19. Sam Sam says:

    (Wrote this to something else and tweked it abit to fit in here but it may answer some questions)

    I think government doesn’t mean you can over come any crises. All it means is you have a system in place which under normal conditions can correct itself. But in critical times it may just tip over. So in a crises good governance doesn’t help.

    My advice is to catch every wind as it comes along, and New Zealand is a reflection of the forces in the world. And use all the forces that come our way to our advantage.

    Secondly entrepreneurship might not work in New Zealand because of the democracies structural rulz and conformity and are there fore non-entrepreneurial. Or it has damaged the entrepreneurial spirit with in New Zealand and indeed the rest of the world. Personally I’v been puzzled by this for some time – about the difference between New Zealand (Aotearoa) and the rest of the world. And I do think it is the absence of a comprehensive and caring governant that creates the need to be enterprising and innovative. The government does not look after every ones needs and there is disruption. And being an entrepreneur means taking a risk, and requires effort. So not many have taken the risks that require the effort. It will change in time.

    And we have lessons to learn from the first settler. They came from draconian circumstances. The entrepreneurs were running away from the landed gentry, the leaders of men. So New Zealand started off with a group of people who were naturally gun hoo. Who refused to find themselves trapped by imperialism. And started new businesses or carried on with there businesses under new conditions. So they had a group of people and latter on they created there culture which attracted more people into entrepreneurship.

    Now we do not have that natural group of people who are already entrepreneurs who came onboard because they were being chased out by imperialists and escaping the imperialists. Infact there is some love for imperialisms hand maiden amongst kiwis, Queen Elizabeth.

    We’re growing organically from a colonial outpost with an elite. And entrepreneurial elite. And we are still puzzled about what to do. Mainly because it will take a very very very long time to create entrepreneurship under present conditions. To be an entrepreneur you must have the qualities of an Elon Musk (founder of Pay Pal, Tesla, Spacex) or Satoshi Nakamora (Creator of Bitcoin) in other words high energy levels. Thinking outside of the box. And persistence again after trying again after every failure (not fucking resigning as PM because you got tired)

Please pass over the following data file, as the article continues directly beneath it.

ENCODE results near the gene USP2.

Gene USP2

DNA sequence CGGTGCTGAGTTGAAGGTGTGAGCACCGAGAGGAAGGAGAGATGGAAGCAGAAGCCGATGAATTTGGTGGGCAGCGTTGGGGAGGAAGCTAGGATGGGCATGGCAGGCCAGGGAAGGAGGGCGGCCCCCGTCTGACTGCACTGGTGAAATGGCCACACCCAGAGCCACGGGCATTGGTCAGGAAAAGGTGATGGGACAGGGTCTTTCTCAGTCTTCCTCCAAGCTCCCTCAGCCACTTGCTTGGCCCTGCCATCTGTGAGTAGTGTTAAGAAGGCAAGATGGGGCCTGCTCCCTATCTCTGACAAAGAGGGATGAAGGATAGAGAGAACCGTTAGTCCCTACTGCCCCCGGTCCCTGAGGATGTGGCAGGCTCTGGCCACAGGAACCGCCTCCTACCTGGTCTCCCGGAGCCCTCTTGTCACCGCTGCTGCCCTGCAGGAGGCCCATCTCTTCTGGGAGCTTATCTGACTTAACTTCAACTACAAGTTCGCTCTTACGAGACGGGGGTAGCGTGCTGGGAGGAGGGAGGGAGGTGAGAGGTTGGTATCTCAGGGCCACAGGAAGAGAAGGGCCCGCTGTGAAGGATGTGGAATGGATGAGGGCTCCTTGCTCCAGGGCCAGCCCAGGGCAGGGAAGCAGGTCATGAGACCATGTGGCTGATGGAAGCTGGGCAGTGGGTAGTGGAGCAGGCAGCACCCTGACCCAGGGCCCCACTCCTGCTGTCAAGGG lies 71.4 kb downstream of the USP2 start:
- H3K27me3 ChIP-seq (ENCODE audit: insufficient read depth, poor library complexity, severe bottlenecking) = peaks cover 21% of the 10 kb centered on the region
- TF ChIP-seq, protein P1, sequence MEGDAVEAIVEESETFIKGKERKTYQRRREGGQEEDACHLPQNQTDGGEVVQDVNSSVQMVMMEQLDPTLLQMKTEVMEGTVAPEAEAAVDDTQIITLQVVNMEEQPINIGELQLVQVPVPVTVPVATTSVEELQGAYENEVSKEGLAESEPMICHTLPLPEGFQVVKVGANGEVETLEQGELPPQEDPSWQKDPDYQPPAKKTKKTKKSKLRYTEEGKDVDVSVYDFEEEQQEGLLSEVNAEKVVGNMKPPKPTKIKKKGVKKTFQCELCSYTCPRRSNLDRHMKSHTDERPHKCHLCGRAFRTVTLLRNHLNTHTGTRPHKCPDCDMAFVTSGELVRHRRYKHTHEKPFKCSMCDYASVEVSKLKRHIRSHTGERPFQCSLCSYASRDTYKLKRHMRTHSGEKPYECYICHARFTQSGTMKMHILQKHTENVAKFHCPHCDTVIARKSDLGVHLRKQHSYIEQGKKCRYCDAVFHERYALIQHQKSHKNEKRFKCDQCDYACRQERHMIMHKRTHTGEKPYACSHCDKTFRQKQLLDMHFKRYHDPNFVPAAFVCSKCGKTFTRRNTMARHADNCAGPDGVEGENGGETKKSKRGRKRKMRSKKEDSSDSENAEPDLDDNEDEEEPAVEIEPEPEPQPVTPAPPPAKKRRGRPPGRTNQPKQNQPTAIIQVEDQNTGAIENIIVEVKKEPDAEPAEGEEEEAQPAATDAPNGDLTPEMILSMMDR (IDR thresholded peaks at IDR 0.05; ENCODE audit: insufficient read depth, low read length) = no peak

I think if entrepreneurs can think of anything: please tell government. There will be many opportunities to do so. There a tax working group on, a child welfare group on. And more opportunities to inform the government in public submissions, select committees and so on.

    And I don’t think it’s reasonable to ask foreigners what they want to know. You should be asking the people because they are your responsibility. On a personal level I am not an expert in the Clinton News Network (CNN) so I am not qualified to give that advice. I’m an expert in play school. And I do know something about New Zealand and can have some confidence in making judgments about ourselves.

    Now. The important advice. If you do not have economic development then what possibility of democracy is there?

    Contintion over parliament is turning into parlour games. You must master your physical needs and finally fulfilment. And you must have at least 5 hierarchies.

    My view is if you can not fill physiological and shelter needs then you can’t reach democracy of fulfilment and self achievement.

    And now that the white working class in New Zealand have basically fulfilled there physiological and shelter needs, and then stepped up the hierarchy. And then stepped up again when they satisfied there consumer needs. How we handle this after conditions have changed with in the valleys, and they will continue to change after a period of quiet and confident growth. A generation that grows up in a period of affluence believe that they have arrived. As a former residence of Parnell Auckland I’v personally witnessed this dynamic play out. And as the saying goes, if you want democracy then you must have good opposition.

    So about all the disruptions. Whether that leads to democracy I’m not able to say. We must wait and see how constructive the opposition is.